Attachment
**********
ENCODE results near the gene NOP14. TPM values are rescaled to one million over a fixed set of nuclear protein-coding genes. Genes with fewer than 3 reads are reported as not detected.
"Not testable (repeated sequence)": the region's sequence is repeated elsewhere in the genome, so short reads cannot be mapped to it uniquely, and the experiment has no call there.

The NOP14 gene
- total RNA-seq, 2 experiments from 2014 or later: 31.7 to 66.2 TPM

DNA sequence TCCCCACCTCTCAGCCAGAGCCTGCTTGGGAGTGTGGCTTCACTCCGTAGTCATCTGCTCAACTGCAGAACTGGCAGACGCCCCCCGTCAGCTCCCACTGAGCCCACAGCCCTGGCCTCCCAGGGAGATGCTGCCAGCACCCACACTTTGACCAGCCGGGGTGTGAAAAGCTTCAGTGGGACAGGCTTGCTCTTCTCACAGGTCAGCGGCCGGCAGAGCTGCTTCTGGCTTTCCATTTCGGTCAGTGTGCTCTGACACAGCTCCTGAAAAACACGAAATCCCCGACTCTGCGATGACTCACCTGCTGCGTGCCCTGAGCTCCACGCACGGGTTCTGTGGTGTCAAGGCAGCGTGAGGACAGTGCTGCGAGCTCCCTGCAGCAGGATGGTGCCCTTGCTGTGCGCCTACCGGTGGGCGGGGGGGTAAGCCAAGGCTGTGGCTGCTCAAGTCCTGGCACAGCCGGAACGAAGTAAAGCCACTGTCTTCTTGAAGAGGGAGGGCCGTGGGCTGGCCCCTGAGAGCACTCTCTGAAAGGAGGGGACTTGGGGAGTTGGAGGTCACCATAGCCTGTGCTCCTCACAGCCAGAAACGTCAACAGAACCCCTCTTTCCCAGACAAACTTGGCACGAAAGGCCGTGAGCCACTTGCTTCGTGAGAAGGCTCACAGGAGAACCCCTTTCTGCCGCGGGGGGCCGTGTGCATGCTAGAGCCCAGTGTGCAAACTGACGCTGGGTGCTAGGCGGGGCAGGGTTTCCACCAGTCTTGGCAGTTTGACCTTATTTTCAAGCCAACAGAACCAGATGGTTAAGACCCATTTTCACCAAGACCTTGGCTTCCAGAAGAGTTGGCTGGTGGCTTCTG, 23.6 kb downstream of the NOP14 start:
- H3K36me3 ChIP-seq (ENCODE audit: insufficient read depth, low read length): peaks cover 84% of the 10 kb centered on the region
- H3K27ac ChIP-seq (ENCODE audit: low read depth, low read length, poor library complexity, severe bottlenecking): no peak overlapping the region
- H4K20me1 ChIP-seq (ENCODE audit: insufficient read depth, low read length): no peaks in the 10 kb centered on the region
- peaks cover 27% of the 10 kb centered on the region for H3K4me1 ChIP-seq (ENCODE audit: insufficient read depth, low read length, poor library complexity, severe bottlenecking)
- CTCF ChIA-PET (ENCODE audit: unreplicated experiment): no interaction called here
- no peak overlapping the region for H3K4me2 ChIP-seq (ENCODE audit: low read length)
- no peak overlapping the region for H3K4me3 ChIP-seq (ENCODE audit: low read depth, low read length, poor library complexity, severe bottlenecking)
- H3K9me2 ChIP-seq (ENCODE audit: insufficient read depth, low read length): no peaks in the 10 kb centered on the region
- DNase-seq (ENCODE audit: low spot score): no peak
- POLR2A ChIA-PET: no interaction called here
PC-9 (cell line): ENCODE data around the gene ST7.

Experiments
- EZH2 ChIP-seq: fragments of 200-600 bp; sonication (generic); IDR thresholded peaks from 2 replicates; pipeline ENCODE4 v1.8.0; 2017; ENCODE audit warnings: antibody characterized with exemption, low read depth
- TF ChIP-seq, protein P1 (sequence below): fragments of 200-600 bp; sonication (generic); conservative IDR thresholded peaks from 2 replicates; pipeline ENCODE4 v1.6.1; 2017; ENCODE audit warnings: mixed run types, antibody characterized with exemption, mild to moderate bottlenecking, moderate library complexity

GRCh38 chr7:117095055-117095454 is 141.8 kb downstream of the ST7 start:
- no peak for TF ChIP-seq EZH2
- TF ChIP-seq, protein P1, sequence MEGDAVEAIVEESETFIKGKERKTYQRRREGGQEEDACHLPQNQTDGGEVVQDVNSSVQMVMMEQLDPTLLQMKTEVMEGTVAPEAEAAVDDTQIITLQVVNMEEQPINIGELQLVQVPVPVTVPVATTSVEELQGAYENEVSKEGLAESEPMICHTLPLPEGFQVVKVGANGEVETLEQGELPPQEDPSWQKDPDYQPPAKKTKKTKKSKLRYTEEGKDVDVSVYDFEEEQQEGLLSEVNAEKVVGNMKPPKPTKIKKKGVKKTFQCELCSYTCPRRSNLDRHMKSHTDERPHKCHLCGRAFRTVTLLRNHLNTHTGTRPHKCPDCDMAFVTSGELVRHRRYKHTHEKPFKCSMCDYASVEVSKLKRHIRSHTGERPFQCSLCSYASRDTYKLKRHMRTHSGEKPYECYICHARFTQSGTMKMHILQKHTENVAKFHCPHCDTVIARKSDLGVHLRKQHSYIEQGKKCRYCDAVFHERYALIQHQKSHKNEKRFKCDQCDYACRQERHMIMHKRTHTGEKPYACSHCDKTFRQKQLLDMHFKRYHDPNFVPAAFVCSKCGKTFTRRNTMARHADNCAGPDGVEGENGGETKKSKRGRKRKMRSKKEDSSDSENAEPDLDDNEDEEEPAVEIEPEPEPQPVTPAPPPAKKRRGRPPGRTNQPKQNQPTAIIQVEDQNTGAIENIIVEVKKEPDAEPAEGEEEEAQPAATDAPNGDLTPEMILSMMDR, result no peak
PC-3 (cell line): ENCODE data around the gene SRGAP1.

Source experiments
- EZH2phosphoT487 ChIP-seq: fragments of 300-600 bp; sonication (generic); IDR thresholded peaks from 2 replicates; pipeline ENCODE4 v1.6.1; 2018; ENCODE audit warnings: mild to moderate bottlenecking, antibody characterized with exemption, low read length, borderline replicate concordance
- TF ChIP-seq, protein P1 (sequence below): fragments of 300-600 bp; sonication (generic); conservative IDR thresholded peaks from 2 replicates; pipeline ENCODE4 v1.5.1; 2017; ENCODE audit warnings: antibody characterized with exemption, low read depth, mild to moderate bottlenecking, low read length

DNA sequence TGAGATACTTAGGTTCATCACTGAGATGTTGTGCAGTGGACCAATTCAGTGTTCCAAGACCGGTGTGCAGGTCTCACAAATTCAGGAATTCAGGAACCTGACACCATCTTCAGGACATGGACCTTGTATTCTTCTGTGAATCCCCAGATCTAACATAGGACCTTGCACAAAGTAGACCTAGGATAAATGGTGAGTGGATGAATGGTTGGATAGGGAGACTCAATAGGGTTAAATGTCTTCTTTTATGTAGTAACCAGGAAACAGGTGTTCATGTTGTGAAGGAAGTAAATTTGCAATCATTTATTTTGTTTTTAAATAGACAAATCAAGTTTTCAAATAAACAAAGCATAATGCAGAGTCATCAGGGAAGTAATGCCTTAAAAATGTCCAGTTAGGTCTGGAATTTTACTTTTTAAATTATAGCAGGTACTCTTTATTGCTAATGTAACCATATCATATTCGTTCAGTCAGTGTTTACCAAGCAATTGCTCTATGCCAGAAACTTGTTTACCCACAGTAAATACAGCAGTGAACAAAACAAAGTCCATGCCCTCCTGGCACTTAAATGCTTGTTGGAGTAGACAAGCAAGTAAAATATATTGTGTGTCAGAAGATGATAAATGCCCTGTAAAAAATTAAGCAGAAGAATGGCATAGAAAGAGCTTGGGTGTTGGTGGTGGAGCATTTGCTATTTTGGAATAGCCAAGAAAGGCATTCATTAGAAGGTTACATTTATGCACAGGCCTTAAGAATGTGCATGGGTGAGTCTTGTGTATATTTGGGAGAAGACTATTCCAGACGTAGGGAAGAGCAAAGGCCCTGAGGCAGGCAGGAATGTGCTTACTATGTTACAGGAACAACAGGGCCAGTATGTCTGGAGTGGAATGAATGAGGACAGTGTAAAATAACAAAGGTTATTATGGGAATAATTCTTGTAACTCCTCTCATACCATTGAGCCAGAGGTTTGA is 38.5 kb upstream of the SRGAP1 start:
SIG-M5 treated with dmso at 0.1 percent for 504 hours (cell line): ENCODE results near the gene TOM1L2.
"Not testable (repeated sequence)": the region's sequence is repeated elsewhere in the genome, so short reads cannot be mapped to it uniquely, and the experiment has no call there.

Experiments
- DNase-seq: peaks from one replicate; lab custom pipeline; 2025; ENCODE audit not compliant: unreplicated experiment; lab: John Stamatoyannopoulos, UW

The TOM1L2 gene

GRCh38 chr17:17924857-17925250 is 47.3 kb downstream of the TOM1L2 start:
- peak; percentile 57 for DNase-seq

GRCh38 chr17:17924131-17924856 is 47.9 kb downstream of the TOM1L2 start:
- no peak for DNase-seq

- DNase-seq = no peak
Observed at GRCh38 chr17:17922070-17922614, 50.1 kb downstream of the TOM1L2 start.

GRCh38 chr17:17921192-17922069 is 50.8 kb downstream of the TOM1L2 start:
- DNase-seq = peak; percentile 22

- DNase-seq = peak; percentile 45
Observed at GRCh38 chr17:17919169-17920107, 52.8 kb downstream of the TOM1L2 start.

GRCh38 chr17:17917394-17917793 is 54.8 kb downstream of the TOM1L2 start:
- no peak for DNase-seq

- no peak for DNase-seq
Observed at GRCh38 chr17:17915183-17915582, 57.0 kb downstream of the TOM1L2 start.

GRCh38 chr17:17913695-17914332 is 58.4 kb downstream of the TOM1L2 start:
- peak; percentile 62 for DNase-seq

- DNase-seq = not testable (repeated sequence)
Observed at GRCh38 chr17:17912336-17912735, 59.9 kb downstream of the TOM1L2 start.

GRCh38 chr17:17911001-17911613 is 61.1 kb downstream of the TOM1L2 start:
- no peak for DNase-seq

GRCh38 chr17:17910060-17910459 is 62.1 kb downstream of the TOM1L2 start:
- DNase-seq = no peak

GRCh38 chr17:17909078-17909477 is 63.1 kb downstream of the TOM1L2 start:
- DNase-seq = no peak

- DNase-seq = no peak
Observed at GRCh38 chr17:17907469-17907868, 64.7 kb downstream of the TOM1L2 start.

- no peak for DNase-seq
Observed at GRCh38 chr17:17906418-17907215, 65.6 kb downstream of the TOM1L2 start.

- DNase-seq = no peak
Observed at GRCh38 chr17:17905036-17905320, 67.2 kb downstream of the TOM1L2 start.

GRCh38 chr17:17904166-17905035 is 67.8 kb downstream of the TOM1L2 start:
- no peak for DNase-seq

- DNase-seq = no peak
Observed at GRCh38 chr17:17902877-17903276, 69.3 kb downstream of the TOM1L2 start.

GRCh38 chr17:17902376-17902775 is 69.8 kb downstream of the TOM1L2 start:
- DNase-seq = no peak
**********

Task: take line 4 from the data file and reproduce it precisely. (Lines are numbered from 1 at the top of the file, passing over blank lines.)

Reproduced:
- total RNA-seq, 2 experiments from 2014 or later: 31.7 to 66.2 TPM